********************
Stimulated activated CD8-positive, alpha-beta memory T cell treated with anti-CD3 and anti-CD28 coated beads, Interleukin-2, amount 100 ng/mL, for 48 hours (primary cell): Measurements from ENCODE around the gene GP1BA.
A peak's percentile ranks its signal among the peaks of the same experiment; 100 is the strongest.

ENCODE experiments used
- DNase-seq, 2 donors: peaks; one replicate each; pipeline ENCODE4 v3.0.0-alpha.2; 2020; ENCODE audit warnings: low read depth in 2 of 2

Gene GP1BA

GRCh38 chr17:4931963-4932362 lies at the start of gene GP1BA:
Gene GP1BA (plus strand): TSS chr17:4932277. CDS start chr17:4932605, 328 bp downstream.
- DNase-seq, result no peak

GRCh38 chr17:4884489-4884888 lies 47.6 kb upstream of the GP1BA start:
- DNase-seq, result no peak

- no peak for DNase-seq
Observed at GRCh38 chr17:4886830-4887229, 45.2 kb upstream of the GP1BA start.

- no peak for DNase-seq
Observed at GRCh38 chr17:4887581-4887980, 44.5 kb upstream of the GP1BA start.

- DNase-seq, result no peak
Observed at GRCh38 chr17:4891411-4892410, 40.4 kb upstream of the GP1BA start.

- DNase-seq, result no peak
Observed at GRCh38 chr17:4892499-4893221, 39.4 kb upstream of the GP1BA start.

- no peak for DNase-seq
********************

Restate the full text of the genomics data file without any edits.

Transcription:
Stimulated activated CD8-positive, alpha-beta memory T cell treated with anti-CD3 and anti-CD28 coated beads, Interleukin-2, amount 100 ng/mL, for 48 hours (primary cell): Measurements from ENCODE around the gene GP1BA.
A peak's percentile ranks its signal among the peaks of the same experiment; 100 is the strongest.

ENCODE experiments used
- DNase-seq, 2 donors: peaks; one replicate each; pipeline ENCODE4 v3.0.0-alpha.2; 2020; ENCODE audit warnings: low read depth in 2 of 2

Gene GP1BA

GRCh38 chr17:4931963-4932362 lies at the start of gene GP1BA:
Gene GP1BA (plus strand): TSS chr17:4932277. CDS start chr17:4932605, 328 bp downstream.
- DNase-seq, result no peak

GRCh38 chr17:4884489-4884888 lies 47.6 kb upstream of the GP1BA start:
- DNase-seq, result no peak

- no peak for DNase-seq
Observed at GRCh38 chr17:4886830-4887229, 45.2 kb upstream of the GP1BA start.

- no peak for DNase-seq
Observed at GRCh38 chr17:4887581-4887980, 44.5 kb upstream of the GP1BA start.

- DNase-seq, result no peak
Observed at GRCh38 chr17:4891411-4892410, 40.4 kb upstream of the GP1BA start.

- DNase-seq, result no peak
Observed at GRCh38 chr17:4892499-4893221, 39.4 kb upstream of the GP1BA start.

- no peak for DNase-seq